7. Lilly_of_the_valley

    Lilly_of_the_valley Well-Known Member

    So what, never in those months of lessons was the question of leading and following brought up to light, or was he able to tune it out completely without anyone ( the teacher or partners in group classes) noticing or minding?
  8. twnkltoz

    twnkltoz Well-Known Member

    ...or they noticed, tried to remedy it, and he still didn't listen. After all, he's still asking the same questions after five pages of answers.
    wooh likes this.
  9. Lilly_of_the_valley

    Lilly_of_the_valley Well-Known Member

    Some people just ignore answers they don't like....
  10. twnkltoz

    twnkltoz Well-Known Member

    Exactly. Or they get a certain idea in their head and can't be swayed.
  11. Lilly_of_the_valley

    Lilly_of_the_valley Well-Known Member

    Well, then the next logical step would be just not to dance the second time with followers who make comments about "not leading". Problem solved. :)
    twnkltoz likes this.
  12. sixela

    sixela Well-Known Member

    Let's not make it personal and start attributing intent. We don't know "all sales are final" and we haven't seen him dance nor know his teachers, so let's just stick with trying to answer the questions (and discussing the ramifications).
  13. Hello ladies and gents,

    Thanks for the enormously helpful tips... I'm immensely grateful. It's very useful to have access to the knowledge among these forum members in addition to the live learning process I'm undergoing, and it's encouraging also to know that there is such a positive sense of community among people who feel ownership toward the dance and want to carry that forward. So again, thank you.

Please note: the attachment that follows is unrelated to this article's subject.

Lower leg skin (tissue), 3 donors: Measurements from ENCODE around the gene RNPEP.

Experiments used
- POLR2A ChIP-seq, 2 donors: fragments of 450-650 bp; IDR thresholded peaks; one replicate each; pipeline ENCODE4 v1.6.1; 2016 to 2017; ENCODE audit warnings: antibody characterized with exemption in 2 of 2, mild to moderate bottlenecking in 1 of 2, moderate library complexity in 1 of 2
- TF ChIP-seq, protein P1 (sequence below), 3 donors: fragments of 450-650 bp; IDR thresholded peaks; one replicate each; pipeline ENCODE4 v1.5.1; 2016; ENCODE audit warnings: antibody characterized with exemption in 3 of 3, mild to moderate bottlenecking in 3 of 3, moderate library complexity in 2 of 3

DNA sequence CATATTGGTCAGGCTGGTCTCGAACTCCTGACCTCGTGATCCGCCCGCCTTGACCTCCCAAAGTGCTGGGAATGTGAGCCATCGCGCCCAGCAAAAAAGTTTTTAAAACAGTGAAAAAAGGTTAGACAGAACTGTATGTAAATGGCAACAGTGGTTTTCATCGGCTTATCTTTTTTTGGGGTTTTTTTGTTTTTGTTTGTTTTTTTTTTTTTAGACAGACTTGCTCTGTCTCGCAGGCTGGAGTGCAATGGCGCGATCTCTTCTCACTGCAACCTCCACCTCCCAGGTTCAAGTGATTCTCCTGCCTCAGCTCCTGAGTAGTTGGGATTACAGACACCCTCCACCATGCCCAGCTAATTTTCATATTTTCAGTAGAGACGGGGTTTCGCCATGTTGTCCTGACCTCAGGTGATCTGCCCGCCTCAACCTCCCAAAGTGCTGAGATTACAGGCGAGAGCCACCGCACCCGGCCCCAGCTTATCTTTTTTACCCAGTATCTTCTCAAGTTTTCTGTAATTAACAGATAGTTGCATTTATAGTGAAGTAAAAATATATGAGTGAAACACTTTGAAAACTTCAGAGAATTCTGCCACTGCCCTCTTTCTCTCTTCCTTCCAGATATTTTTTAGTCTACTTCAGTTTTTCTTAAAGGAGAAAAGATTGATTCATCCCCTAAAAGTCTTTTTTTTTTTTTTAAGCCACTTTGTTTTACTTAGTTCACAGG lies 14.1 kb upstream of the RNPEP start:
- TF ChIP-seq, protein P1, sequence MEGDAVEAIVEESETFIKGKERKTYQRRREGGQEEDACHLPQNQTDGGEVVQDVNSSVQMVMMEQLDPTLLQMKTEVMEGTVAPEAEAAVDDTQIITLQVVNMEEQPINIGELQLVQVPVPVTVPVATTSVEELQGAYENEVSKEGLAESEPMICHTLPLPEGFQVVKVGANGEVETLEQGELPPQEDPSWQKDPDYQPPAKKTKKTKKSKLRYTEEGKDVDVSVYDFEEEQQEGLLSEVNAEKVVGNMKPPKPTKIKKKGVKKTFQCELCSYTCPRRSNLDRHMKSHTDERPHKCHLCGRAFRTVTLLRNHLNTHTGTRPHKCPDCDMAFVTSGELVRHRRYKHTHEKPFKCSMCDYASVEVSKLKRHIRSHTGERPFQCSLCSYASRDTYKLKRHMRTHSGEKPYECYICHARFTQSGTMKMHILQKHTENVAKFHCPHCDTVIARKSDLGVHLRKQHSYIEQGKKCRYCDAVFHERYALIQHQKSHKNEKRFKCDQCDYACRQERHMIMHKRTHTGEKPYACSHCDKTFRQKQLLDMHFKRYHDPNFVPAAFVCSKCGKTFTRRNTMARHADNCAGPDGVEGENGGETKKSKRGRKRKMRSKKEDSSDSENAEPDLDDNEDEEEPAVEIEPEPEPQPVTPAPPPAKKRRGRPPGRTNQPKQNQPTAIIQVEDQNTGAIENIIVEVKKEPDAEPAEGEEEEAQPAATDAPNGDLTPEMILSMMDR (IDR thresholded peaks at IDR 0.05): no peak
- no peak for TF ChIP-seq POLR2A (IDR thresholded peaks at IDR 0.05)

I want to say a particular heartfelt thanks to Gssh whose explanations are clear, to the point and succinct. I feel I know so much more now just by reading Gssh's posts to this thread. That's not to diminish anyone else's contribution and I'm sorry I'm unable to answer each one individually... the sheer volume of responses since I last logged in is overwhelming. That's exceedingly heartening!

    Yes, I have looked at that site on previous occasions and found it intriguing. Now that I have a bit more practical confidence I shall come back to it and read again. Thanks for reminding me about it.

    Sound advice and this is more or less what I aim for at the moment. Thank you.

    Gssh, as I said above, the entirety of your explanations have been unmatched in terms of clarity and I think I understand all of them, so I have no need to ask further follow-up questions at this stage (not "the same questions" as someone incorrectly said). However on this specific point that you mention above, yes, when learning something new from someone who is a great deal more experienced, what that person does and how she does it does seem somewhat miraculous, and it is quite a stretch in terms of mental capacity to try to get a reading on how her moves are achieved while I am still taking baby-steps in my own. Superior ability, like technology, is difficult to distinguish from magic!